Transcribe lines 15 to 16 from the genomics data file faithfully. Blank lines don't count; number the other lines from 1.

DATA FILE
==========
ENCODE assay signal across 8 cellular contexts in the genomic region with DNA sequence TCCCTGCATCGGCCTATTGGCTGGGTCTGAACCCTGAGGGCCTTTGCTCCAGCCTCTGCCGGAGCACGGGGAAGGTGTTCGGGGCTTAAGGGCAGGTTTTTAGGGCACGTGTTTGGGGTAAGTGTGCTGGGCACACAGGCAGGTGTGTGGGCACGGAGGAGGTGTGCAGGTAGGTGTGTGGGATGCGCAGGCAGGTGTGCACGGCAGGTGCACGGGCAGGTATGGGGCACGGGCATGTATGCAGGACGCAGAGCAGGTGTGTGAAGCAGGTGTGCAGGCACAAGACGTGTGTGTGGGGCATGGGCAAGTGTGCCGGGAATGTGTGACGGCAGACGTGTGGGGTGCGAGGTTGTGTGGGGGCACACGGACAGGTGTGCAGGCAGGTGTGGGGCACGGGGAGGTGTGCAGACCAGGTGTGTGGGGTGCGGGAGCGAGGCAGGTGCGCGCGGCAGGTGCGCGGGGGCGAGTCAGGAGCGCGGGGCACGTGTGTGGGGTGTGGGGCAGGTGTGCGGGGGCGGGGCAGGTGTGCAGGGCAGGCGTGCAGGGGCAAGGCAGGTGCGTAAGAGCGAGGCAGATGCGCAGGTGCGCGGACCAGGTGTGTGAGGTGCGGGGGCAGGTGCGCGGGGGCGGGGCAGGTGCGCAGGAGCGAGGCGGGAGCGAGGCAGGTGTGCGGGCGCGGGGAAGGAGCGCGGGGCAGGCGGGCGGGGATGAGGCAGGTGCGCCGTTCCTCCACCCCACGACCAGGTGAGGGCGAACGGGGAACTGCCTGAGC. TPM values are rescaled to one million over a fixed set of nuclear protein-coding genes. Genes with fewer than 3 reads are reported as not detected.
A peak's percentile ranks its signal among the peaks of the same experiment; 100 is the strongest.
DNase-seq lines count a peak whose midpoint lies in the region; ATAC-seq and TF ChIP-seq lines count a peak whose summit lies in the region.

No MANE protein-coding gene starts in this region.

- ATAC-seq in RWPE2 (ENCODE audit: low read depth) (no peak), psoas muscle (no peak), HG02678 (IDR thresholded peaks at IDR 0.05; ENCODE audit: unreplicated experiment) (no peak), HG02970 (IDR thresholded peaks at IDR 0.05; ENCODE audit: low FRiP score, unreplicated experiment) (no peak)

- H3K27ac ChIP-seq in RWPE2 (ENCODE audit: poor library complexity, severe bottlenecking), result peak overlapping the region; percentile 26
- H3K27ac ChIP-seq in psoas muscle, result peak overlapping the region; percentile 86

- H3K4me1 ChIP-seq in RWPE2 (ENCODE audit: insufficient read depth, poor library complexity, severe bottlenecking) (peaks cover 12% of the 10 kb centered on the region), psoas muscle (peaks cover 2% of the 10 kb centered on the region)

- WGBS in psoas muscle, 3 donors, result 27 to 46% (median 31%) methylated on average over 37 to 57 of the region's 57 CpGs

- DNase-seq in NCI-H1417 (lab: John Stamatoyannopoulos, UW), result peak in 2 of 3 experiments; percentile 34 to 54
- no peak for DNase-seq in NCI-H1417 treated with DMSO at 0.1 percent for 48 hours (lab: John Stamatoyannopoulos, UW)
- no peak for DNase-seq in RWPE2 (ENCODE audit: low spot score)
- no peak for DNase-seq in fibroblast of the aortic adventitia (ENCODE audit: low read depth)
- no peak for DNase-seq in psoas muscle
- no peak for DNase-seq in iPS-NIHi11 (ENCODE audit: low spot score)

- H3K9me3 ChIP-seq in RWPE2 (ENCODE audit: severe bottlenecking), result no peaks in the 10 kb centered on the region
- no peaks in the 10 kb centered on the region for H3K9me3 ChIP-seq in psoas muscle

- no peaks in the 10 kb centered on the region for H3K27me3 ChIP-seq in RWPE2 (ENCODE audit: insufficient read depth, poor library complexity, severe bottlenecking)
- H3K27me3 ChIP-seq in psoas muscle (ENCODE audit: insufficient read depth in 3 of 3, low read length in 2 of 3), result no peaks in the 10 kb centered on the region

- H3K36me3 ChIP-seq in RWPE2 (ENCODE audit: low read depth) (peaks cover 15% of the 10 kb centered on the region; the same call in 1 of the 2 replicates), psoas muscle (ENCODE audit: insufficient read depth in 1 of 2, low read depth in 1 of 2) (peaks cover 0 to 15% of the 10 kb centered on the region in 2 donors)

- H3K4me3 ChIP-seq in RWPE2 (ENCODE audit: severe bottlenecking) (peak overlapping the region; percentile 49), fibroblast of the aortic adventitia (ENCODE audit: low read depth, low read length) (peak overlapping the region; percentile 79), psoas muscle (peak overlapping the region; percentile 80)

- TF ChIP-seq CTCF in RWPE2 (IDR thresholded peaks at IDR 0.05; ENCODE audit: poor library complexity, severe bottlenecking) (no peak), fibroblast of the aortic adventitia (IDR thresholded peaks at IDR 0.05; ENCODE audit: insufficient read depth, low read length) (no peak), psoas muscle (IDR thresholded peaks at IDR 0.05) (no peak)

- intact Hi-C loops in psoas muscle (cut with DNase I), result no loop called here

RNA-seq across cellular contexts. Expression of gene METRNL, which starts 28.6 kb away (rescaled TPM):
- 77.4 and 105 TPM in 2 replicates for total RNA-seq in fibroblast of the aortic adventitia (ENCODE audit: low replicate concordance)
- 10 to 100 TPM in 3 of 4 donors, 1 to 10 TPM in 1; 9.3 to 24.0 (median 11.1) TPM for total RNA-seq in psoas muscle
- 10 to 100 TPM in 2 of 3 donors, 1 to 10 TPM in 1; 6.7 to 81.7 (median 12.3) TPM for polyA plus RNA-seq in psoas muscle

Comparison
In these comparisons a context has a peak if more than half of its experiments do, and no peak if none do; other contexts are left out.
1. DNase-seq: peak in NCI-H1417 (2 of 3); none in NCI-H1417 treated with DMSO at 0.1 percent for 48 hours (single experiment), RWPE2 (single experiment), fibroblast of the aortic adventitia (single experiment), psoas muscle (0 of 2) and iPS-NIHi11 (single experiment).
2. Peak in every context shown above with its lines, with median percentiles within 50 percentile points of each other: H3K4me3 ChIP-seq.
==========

- no peak for DNase-seq in iPS-NIHi11 (ENCODE audit: low spot score)

- H3K9me3 ChIP-seq in RWPE2 (ENCODE audit: severe bottlenecking), result no peaks in the 10 kb centered on the region